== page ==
Plant cytochrome P450 monooxygenases

Research output: Contribution to journalArticle

Abstract

Plant systems utilize a diverse array of cytochrome P450 monooxygenases (P450s) in their biosynthetic and detoxification pathways. The classic forms of these enzymes are heme-dependent mixed function oxidases that utilize NADPH or NADH and molecular oxygen to produce functionalized organic products. The nonclassical forms are monooxygenases that either do not utilize flavoproteins for dioxygen activation or fail to incorporate molecular oxygen into their final product. Biosynthetic P450s play paramount roles in the synthesis of lignin intermediates, sterols, terpenes, flavonoids, isoflavonoids, furanocoumarins, and a variety of other secondary plant products. Other catabolic P450s metabolize toxic herbicides and insecticides into nontoxic products or, conversely, activate nontoxic substances into toxic products. Biochemical and molecular characterizations on a number of plant P450s have indicated that the relationships between these heme proteins and their substrates are at least as complex as those that exist in mammalian systems. Examples now exist of plant P450s that metabolize: a narrow range of substrates to yield different products, a single substrate to yield different products, multiple substrates to yield the same product, or a single substrate sequentially to yield discrete intermediates in the biosynthesis of a single product. Extensive divergence of catalytic site as well as noncatalytic site residues accounts for the high degree of primary structure variation in the P450 gene superfamily and the diverse array of substrates synthesized and/or detoxified by these proteins. Classic P450s still retain a highly conserved F-G-R-C-G motif in their catalytic site and conserved amino acids in their oxygen binding pocket; nonclassical P450s diverge at several of these positions. A broad range of cloning and transient expression strategies are suitable for plant P450 studies and these have allowed for the isolation and characterization of a number of P450 cDNAs and genes. Because many of these sequences have been cloned only recently, much remains to be learned about the substrate specificities of P450 reactions in plants and the mechanisms by which their genes are regulated.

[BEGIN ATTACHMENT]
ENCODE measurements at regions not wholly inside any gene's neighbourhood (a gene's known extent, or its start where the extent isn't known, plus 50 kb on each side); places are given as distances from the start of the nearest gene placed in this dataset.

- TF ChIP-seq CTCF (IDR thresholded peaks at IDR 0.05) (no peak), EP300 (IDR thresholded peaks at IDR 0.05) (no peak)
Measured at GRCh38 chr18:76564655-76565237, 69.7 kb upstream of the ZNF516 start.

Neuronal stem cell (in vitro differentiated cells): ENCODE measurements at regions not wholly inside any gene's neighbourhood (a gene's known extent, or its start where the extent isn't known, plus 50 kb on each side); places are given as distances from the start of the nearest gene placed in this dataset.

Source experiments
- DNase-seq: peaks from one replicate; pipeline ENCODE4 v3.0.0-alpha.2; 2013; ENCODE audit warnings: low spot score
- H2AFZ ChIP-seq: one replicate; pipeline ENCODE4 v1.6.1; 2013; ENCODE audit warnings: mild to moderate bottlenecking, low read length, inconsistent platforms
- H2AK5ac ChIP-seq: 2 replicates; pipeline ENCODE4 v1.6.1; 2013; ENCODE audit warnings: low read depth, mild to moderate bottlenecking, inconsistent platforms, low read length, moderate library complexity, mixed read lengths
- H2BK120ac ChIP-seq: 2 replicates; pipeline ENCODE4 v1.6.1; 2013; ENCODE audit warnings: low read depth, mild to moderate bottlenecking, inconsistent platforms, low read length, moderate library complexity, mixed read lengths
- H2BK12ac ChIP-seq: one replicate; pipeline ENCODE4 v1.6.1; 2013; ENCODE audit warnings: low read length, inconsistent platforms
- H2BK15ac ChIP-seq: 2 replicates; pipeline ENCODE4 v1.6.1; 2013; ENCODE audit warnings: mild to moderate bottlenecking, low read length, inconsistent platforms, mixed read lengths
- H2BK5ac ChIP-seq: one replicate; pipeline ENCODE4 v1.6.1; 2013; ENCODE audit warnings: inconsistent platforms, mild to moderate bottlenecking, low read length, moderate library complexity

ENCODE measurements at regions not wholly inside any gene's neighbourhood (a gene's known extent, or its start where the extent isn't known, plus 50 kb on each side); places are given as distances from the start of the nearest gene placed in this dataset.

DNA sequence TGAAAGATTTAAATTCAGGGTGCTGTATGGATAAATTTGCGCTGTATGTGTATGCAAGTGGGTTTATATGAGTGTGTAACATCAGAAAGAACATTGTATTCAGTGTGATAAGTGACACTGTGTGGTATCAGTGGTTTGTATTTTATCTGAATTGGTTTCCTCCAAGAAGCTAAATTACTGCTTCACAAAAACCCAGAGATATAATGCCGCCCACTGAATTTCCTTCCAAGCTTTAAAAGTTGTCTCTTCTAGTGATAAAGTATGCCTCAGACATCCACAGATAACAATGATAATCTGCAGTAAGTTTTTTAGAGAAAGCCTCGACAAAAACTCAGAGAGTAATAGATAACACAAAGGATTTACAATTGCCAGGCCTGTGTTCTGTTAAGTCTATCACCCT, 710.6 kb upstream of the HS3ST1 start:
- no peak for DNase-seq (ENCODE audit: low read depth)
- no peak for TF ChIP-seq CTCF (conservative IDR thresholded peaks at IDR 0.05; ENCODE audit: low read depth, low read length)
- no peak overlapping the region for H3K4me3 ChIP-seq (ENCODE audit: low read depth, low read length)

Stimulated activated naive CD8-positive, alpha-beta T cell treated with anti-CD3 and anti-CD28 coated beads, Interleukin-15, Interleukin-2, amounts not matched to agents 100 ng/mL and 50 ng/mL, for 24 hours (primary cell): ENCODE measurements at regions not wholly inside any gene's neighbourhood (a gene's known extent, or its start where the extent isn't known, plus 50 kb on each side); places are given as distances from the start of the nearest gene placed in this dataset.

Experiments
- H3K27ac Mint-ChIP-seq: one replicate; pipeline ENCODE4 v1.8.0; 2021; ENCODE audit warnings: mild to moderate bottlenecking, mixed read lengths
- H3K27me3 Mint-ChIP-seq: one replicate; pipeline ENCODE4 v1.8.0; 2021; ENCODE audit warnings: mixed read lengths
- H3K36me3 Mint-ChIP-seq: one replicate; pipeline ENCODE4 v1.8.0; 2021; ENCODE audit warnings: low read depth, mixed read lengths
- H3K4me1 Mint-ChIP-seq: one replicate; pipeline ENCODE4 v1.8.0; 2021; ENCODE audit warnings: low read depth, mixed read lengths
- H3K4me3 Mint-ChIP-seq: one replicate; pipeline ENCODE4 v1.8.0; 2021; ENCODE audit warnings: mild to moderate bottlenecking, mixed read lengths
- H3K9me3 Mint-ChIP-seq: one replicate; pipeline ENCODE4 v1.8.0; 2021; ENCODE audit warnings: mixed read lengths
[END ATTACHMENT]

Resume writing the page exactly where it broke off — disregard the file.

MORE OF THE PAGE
Original languageEnglish (US)
Pages (from-to)235-284
Number of pages50
JournalCritical Reviews in Plant Sciences
Volume15
Issue number3
DOIs
StatePublished - Jan 1 1996

Fingerprint

cytochrome P-450
heme
oxygen
active sites
flavoproteins
mixed function oxidase
psoralens
isoflavonoids
genes
plant products
NAD (coenzyme)
substrate specificity
toxic substances
NADP (coenzyme)
terpenoids
sterols
molecular cloning
lignin
insecticides
flavonoids

ASJC Scopus subject areas

  • Plant Science

Cite this

Plant cytochrome P450 monooxygenases. / Schuler, Mary A.

In: Critical Reviews in Plant Sciences, Vol. 15, No. 3, 01.01.1996, p. 235-284.

Research output: Contribution to journalArticle

@article{53fc0f60db8f4edfa5a5f3fe6cf2435c,
title = "Plant cytochrome P450 monooxygenases",